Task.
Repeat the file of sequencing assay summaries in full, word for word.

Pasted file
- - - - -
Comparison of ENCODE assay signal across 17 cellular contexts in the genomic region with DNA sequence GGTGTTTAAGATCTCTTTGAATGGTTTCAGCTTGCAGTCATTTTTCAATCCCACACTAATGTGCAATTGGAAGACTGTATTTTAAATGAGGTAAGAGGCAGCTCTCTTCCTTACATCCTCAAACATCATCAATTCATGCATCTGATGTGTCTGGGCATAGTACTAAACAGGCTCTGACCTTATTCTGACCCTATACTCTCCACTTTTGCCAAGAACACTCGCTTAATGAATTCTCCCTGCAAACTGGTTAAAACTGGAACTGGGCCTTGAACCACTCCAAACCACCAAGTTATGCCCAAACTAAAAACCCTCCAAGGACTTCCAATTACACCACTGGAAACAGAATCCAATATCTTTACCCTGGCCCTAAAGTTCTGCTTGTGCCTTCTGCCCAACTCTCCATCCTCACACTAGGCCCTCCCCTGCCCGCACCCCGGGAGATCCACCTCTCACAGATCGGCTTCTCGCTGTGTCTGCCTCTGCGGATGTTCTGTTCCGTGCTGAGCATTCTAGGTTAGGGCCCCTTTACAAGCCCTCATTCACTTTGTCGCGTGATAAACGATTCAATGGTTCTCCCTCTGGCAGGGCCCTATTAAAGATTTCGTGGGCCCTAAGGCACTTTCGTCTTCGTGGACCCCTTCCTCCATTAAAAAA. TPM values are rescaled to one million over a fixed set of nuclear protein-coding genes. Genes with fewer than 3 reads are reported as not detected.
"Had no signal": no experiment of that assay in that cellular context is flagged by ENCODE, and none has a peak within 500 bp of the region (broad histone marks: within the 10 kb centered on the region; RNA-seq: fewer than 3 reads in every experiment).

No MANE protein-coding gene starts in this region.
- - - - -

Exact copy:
Comparison of ENCODE assay signal across 17 cellular contexts in the genomic region with DNA sequence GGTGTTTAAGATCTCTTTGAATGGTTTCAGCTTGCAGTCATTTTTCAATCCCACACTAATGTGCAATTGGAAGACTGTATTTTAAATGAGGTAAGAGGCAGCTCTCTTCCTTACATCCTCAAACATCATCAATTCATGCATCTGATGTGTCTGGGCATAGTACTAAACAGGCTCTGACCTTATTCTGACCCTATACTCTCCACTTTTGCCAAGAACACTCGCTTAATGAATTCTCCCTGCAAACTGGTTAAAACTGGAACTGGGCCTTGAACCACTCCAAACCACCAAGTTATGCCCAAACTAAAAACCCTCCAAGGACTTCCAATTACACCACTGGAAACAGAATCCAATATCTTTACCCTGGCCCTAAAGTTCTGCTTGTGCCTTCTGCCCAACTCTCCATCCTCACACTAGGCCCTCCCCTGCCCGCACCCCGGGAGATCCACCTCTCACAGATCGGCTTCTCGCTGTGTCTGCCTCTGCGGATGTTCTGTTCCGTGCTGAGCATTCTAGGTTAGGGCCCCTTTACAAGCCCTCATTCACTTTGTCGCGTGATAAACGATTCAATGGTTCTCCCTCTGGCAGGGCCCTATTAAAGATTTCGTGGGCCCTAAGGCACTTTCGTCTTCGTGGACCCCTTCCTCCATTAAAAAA. TPM values are rescaled to one million over a fixed set of nuclear protein-coding genes. Genes with fewer than 3 reads are reported as not detected.
"Had no signal": no experiment of that assay in that cellular context is flagged by ENCODE, and none has a peak within 500 bp of the region (broad histone marks: within the 10 kb centered on the region; RNA-seq: fewer than 3 reads in every experiment).

No MANE protein-coding gene starts in this region.